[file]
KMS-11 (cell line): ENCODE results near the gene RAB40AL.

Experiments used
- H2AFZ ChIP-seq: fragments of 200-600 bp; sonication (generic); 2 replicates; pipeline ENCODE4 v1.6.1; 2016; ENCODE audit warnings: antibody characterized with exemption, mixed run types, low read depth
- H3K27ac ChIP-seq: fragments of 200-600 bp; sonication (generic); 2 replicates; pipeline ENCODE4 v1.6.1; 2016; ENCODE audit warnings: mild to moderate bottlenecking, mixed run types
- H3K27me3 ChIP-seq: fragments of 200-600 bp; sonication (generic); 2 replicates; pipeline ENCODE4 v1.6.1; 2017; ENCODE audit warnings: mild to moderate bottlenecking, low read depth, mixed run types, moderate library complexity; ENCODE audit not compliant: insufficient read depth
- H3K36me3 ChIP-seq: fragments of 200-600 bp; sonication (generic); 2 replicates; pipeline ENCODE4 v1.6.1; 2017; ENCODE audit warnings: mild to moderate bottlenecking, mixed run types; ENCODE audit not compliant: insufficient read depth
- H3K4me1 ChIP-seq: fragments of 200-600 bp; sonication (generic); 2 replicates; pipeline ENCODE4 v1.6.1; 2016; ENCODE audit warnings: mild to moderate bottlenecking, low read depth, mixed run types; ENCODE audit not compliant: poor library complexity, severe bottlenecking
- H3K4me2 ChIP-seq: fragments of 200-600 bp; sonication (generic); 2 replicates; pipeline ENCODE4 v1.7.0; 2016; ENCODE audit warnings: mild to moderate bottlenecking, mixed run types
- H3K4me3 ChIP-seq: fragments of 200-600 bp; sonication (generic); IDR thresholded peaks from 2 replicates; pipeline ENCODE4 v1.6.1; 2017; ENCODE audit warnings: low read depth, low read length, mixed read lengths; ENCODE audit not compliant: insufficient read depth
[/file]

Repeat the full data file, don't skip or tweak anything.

KMS-11 (cell line): ENCODE results near the gene RAB40AL.

Experiments used
- H2AFZ ChIP-seq: fragments of 200-600 bp; sonication (generic); 2 replicates; pipeline ENCODE4 v1.6.1; 2016; ENCODE audit warnings: antibody characterized with exemption, mixed run types, low read depth
- H3K27ac ChIP-seq: fragments of 200-600 bp; sonication (generic); 2 replicates; pipeline ENCODE4 v1.6.1; 2016; ENCODE audit warnings: mild to moderate bottlenecking, mixed run types
- H3K27me3 ChIP-seq: fragments of 200-600 bp; sonication (generic); 2 replicates; pipeline ENCODE4 v1.6.1; 2017; ENCODE audit warnings: mild to moderate bottlenecking, low read depth, mixed run types, moderate library complexity; ENCODE audit not compliant: insufficient read depth
- H3K36me3 ChIP-seq: fragments of 200-600 bp; sonication (generic); 2 replicates; pipeline ENCODE4 v1.6.1; 2017; ENCODE audit warnings: mild to moderate bottlenecking, mixed run types; ENCODE audit not compliant: insufficient read depth
- H3K4me1 ChIP-seq: fragments of 200-600 bp; sonication (generic); 2 replicates; pipeline ENCODE4 v1.6.1; 2016; ENCODE audit warnings: mild to moderate bottlenecking, low read depth, mixed run types; ENCODE audit not compliant: poor library complexity, severe bottlenecking
- H3K4me2 ChIP-seq: fragments of 200-600 bp; sonication (generic); 2 replicates; pipeline ENCODE4 v1.7.0; 2016; ENCODE audit warnings: mild to moderate bottlenecking, mixed run types
- H3K4me3 ChIP-seq: fragments of 200-600 bp; sonication (generic); IDR thresholded peaks from 2 replicates; pipeline ENCODE4 v1.6.1; 2017; ENCODE audit warnings: low read depth, low read length, mixed read lengths; ENCODE audit not compliant: insufficient read depth